Was a bit scary but I took my new toy apart for the first time yesterday. Has maybe 75 rounds through it. Had some crud in it but not much. I heard all the stories about the razor sharp internals so I was extra careful. I have desk job computer nerd soft hands. The insides weren't overly sharp though. A few of the edges were ragged with laid over edges (tiny serrated lip hanging to one side). I'm not sure what the carrier and locking lug are made of but they didn't "look" like stainless to me. Then again I'm not a good judge of metals. If there were any burrs, they had already cleaned themselves up. There was some burrs on the bottom of the bolt where a hole was drilled in to it, but it didn't make contact with anything and I couldnt think of a way to remove it without scratching the heck out of it. Carrier already had the notch in it that people say causes the "marlin jam" later in the guns life.
No shrapnell inside, some black grime with what seemed to be a bit of light rust on some parts? Mostly in the tiny grooves on the rough machined parts that don't contact anything and don't show. No shims in the stock. No cracks in the wood anywhere.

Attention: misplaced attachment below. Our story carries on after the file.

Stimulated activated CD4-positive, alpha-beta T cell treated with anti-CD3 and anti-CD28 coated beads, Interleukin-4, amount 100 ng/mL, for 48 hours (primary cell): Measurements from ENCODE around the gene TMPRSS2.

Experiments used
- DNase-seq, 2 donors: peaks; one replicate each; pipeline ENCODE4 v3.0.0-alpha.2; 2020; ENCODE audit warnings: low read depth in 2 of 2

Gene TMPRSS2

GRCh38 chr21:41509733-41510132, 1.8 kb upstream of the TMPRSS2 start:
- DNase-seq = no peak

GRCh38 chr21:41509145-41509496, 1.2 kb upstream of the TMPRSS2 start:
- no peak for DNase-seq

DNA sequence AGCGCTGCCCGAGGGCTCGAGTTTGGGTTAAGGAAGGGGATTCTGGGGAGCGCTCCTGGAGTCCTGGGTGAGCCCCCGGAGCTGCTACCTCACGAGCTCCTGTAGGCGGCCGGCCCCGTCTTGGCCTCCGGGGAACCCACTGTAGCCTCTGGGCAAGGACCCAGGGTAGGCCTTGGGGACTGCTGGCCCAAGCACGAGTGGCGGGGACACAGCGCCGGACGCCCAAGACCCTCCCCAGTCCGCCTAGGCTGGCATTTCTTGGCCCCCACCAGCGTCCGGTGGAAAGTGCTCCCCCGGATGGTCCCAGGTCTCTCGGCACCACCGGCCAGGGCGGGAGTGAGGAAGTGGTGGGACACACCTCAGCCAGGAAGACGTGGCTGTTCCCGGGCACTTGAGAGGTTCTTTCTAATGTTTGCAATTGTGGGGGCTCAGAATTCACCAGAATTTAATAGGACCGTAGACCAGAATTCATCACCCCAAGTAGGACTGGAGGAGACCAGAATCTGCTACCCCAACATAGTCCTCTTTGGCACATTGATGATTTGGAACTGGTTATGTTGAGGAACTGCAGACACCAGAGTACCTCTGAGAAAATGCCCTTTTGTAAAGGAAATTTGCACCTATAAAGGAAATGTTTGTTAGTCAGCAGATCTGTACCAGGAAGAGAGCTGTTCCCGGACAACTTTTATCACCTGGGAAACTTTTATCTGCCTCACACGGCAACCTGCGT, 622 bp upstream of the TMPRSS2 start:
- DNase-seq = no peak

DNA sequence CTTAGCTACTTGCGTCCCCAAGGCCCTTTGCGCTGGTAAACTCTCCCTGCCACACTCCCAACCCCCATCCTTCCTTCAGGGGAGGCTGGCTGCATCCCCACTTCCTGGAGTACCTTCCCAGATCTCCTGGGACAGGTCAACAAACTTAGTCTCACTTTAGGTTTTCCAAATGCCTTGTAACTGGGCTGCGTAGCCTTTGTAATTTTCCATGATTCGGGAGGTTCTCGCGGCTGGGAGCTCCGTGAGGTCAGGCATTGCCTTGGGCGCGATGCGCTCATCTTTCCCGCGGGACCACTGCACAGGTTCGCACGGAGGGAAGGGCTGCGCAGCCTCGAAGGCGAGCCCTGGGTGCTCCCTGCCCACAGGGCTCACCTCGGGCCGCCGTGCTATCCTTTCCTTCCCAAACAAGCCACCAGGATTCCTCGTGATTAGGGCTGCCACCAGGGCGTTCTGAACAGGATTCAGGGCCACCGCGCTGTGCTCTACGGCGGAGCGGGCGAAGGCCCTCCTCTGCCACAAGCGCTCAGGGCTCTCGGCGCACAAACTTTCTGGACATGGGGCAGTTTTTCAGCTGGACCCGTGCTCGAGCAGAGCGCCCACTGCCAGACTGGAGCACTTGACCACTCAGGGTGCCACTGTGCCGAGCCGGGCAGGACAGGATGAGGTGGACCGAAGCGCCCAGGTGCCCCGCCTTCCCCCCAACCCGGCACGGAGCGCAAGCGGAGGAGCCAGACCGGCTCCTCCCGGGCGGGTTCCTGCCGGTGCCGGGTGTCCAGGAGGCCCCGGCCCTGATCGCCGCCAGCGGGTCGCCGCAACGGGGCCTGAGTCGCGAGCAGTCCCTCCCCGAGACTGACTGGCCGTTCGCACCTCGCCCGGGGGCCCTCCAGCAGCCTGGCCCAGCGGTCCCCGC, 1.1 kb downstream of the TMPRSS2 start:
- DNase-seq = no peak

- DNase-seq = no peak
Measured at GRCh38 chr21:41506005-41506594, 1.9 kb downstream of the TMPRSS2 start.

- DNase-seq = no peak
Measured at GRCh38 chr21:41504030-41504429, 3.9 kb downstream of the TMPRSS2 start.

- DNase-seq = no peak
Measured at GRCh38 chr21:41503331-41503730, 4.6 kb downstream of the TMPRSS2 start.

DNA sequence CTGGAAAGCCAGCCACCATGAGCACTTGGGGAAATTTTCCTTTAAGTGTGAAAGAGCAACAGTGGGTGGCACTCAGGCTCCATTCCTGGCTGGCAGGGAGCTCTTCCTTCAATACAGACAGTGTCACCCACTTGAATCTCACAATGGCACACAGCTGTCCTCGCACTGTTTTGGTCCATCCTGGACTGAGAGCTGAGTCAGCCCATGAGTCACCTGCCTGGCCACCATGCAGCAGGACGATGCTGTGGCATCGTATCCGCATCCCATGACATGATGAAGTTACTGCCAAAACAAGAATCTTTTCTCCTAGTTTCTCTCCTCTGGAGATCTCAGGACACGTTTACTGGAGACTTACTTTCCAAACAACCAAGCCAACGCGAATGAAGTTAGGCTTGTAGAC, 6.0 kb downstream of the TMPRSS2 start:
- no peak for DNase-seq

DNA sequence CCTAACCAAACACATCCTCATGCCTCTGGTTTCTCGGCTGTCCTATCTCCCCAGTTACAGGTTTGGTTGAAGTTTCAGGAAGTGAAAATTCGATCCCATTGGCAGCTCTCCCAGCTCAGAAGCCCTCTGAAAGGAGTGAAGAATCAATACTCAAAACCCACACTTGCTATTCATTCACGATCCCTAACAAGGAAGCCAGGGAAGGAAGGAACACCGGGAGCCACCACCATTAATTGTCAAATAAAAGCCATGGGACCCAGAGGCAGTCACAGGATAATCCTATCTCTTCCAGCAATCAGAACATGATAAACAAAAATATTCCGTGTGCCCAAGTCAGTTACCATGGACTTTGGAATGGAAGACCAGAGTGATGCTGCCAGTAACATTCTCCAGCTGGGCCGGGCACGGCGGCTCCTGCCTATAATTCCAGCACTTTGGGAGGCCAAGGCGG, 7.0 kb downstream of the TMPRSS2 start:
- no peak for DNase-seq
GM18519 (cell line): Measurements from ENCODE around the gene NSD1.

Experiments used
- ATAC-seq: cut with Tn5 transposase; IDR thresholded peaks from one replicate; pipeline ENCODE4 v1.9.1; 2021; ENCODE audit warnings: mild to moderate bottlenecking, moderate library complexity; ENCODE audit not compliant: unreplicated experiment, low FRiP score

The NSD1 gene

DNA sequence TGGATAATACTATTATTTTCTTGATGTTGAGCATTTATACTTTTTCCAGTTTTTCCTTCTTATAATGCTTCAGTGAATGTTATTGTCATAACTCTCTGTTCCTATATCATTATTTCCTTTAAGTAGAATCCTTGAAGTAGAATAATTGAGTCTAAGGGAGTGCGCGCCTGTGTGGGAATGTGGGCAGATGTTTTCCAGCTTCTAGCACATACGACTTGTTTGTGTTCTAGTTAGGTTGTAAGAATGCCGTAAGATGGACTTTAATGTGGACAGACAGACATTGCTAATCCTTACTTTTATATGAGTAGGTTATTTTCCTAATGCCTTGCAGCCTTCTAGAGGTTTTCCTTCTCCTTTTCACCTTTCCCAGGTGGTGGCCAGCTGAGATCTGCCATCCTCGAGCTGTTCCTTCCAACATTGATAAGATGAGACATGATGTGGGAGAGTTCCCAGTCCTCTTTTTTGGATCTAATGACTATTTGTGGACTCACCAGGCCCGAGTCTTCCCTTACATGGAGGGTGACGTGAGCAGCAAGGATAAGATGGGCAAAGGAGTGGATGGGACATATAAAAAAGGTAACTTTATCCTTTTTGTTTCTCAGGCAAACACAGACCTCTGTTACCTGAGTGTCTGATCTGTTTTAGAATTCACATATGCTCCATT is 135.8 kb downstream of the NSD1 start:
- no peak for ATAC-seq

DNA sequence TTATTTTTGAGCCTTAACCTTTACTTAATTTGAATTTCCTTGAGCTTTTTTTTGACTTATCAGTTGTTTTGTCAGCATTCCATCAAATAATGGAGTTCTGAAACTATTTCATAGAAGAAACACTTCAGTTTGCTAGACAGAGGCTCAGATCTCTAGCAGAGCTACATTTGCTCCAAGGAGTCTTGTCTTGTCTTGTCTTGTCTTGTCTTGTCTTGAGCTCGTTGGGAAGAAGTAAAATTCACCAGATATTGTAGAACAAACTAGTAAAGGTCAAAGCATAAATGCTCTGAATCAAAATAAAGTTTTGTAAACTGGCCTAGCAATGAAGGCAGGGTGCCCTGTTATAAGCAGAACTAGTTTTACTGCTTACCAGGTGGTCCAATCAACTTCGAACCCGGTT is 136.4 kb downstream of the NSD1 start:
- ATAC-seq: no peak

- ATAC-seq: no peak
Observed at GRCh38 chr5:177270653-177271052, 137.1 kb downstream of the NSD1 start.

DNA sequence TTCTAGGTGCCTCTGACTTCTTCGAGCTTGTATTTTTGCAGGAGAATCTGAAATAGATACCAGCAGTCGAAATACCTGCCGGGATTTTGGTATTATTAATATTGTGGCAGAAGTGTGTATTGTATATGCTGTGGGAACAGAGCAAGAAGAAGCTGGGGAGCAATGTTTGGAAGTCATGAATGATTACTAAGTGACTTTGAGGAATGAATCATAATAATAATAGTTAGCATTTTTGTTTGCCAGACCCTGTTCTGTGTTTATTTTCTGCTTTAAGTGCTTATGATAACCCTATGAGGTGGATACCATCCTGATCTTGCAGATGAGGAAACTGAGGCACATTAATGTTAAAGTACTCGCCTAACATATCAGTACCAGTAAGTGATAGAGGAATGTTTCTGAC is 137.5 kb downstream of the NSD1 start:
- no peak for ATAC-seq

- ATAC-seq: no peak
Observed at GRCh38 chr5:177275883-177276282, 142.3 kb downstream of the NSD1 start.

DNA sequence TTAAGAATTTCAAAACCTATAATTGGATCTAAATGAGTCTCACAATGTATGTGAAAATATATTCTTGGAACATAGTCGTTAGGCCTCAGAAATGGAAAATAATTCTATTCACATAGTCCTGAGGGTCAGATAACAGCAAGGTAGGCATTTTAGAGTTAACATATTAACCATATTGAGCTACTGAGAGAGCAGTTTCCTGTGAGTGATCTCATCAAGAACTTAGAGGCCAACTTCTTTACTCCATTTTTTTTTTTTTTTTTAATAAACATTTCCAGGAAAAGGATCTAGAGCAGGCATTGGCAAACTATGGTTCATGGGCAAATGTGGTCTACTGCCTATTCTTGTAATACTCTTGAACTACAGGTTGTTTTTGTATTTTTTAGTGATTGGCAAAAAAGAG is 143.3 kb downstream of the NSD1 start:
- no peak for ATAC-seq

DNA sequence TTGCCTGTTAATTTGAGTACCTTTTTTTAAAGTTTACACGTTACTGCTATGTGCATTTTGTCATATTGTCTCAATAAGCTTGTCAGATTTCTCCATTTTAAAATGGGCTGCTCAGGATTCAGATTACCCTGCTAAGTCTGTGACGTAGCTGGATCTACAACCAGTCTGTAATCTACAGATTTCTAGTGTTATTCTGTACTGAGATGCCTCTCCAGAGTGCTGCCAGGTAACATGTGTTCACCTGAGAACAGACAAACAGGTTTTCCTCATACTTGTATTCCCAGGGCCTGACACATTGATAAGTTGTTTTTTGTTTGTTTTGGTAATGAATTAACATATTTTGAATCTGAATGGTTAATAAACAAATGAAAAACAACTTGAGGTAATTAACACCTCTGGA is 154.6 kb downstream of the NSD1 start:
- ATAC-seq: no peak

I lightened the trigger spring a bit just by over extending it for a second. Maybe a mistake, I couldn't help myself. Then I cleaned everything up and reassembled it with light teflon based oil. I probably need to go back in and use some thicker grease on the pivot points, I don't care for the feel of the teflon oil.
After I put it back together it miraculously still works and there were no spare parts left over Also when I was putting the stock on I got it 90% on and gave it a smack on the butt. It went together with a solid knock and now the wood to metal finish is much tighter. I don't see how that is possible since the screw going through it should have aligned everything the same as before, but I'm not going to question a good thing. Now the only bad fitting place is behind the hammer where the metal is a bet recessed in to the wood.
oicO sounds like you did pretty good for yourself. Now that the gun is cleaned and oiled you need to briskly work the action 300 times to smooth it up a bit. It is recommended to do this in front of the TV watching a good western. Make sure the gun is unloaded before you start and do not dry fire, unless something during the western really requires it. 300 minimum is what I do to get the action loosened up. The detent that keeps the lever closed should slicken up also.
Now that the gun is cleaned and oiled you need to briskly work the action 300 times to smooth it up a bit. It is recommended to do this in front of the TV watching a good western. Make sure the gun is unloaded before you start and do not dry fire, unless something during the western really requires it.
+1 I do this all the time... drives my wife absolutely nuts!